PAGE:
Fiverr is a new site where you can offer or purchase services for $5.00. Fiverr makes money by keeping $1 of every sale. There is no fee to open an account, and no fee for placing an ad.
Offering your services is simple. Just fill in the blank.
S E L L I N G
Within 24 hours of placing my ad for photoshop services, I received four job offers.
• Job One ~ Create a banner for a website.
This client was easy to work with. He provided a sample, dimensions, favorite colors, and a vision for his end product. I created his banner and allowed for two revisions. He liked both samples, and asked if he could hire me to create an entirely different look for $5.00. I declined, but he contacted me a week later, saying he liked my work the best, and hired me for one more revision.
• Job Two ~ Create a button for a website.
It was a little trickier understanding what this client needed. He directed me to two “iffy” websites. One site had multiple pop-up windows, and the other was a blank template. He finally sent me a jpg of what he wanted, which I easily recreated. This is a good time to note that Fiverr is not responsible for any viruses you may download.
• Job Three ~ Photoshop a sign.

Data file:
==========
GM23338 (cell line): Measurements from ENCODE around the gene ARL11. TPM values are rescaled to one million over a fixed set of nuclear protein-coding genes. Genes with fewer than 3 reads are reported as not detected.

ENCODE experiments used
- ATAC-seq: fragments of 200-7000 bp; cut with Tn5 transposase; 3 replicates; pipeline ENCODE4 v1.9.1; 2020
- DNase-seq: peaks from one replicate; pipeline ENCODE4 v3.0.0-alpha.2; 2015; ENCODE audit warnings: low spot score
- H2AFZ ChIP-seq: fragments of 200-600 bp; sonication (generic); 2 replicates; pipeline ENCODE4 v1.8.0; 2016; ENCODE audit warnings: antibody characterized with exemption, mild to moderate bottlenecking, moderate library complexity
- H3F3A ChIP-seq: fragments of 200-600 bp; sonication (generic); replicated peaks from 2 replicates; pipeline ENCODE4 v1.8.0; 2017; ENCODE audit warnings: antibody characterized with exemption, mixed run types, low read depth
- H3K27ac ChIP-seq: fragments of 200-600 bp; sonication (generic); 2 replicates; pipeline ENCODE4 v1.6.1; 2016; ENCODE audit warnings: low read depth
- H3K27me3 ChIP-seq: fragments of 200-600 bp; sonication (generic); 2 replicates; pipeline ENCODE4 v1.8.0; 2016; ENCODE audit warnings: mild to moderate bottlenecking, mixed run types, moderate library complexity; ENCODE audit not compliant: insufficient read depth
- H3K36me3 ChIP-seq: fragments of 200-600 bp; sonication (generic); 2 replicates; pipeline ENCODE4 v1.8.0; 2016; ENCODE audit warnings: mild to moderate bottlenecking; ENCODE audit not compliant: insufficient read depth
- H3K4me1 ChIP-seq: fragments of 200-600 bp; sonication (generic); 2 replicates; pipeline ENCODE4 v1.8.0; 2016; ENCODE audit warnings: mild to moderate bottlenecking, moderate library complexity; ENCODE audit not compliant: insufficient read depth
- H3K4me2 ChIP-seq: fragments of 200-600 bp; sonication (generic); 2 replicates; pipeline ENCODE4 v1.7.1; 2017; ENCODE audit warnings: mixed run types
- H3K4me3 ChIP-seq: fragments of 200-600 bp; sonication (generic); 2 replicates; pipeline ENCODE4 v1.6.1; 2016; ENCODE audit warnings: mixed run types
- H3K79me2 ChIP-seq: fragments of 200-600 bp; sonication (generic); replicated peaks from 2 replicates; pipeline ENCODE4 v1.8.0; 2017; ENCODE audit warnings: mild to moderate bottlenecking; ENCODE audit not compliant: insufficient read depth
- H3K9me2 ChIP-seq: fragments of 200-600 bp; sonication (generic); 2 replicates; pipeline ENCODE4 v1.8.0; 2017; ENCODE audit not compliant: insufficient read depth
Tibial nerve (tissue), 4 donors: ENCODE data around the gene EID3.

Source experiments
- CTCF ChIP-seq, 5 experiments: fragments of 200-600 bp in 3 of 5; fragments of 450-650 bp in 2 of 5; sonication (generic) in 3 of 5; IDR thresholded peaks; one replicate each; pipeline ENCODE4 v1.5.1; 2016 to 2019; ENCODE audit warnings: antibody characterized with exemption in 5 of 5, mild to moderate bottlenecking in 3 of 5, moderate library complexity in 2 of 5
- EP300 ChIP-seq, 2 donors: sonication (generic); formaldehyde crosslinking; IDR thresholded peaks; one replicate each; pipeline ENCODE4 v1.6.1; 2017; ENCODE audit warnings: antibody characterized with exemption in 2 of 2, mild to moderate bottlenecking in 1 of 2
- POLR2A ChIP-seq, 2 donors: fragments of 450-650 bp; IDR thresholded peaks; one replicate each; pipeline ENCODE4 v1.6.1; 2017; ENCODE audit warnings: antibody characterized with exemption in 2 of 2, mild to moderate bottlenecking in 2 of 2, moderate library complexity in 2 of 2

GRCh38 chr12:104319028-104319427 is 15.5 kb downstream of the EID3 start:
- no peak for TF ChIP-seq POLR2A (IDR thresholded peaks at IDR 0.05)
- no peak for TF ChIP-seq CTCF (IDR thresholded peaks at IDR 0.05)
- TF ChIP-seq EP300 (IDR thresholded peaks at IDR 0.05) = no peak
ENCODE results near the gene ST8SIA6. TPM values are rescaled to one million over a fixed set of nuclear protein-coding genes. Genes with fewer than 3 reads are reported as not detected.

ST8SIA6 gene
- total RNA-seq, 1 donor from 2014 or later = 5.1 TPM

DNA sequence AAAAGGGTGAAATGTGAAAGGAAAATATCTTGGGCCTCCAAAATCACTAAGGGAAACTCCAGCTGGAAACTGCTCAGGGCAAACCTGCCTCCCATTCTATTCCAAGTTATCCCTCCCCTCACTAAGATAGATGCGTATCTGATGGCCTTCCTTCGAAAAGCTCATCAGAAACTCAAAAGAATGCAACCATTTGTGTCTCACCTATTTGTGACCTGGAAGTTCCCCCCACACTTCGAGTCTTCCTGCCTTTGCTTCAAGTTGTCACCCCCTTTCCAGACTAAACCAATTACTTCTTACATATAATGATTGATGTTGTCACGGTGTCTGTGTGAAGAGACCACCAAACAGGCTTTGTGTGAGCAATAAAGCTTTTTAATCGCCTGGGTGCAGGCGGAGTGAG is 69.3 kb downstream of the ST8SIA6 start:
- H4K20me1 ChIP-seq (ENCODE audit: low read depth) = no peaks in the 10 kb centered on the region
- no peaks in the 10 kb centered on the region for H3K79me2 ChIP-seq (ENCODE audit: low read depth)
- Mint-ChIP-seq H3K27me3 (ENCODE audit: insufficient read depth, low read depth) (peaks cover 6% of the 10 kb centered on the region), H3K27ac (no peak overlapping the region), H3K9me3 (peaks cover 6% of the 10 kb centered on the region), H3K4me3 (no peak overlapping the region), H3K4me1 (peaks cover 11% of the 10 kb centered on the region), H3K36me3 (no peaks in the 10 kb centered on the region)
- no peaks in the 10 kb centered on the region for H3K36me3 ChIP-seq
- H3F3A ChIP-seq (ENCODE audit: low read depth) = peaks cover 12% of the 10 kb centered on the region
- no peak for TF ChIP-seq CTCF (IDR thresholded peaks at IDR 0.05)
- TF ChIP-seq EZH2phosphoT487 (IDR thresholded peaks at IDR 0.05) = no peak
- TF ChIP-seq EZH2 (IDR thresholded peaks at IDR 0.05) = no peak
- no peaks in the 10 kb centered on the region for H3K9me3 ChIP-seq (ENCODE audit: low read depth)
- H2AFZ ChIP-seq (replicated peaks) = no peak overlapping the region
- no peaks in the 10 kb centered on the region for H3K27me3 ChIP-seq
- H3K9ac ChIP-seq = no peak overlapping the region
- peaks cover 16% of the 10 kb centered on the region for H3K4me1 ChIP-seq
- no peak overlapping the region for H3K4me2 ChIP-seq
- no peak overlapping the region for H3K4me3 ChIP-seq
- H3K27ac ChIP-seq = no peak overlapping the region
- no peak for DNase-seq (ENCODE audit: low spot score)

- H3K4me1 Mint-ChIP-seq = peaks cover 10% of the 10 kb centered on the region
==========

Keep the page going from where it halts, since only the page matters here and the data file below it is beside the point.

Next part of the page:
The client provided one of his real estate listings, asking me to change the business signage. I didn’t feel I could do so believably, so I turned down this offer.
• Job Four ~ Create 5 banners.
This client wanted 5 banners in various sizes for her gecko related website. She really expected more than what I was offering, so I turned her down.
B U Y I N G
One year ago, I paid CartoonMe $5.11 to cartoon me, and to be frank, it stunk. (Original post here.)
I thought I’d try my luck at Fiverr.
I browsed the ads, found an artist, placed my order, and paid through Paypal.
The artist’s ad promised completion of work within 4 days. She contacted me immediately and shared that she was extremely busy. Five days after placing my order, she claimed her Paypal account was frozen, and canceled my job.
My second artist offered to transform me into a Spongebob character. One day later, well under the deadline date, Beck sent me this work of art.
I love it!
If you want to hire Beck, click here. For all the ins and outs of Fiverr, check out their website here.
• Can you see yourself using Fiverr?
• Can you see yourself as a Spongebob character?
Category Archives: Photoshop
Take the best qualities of individual photos and merge them into one.
I’m using PhotoShop CS2.
Step 1: Open the photos. File, Open, and select the jpg images you wish to work with.
Step 2: Select Lasso Tool. In this instance, I lassoed the open eyes.
Step 3: Select your Pointer Tool. Drag the open eyes to your main (keeper) photo.
Note: I adjusted curves to lighten the eyes and more closely match the keeper photo. To adjust curves: Image, Adjustments, Curves. Slide the line on the grid UP to lighten or DOWN to darken (with jpg images. The reverse is actually true for cmyk images.)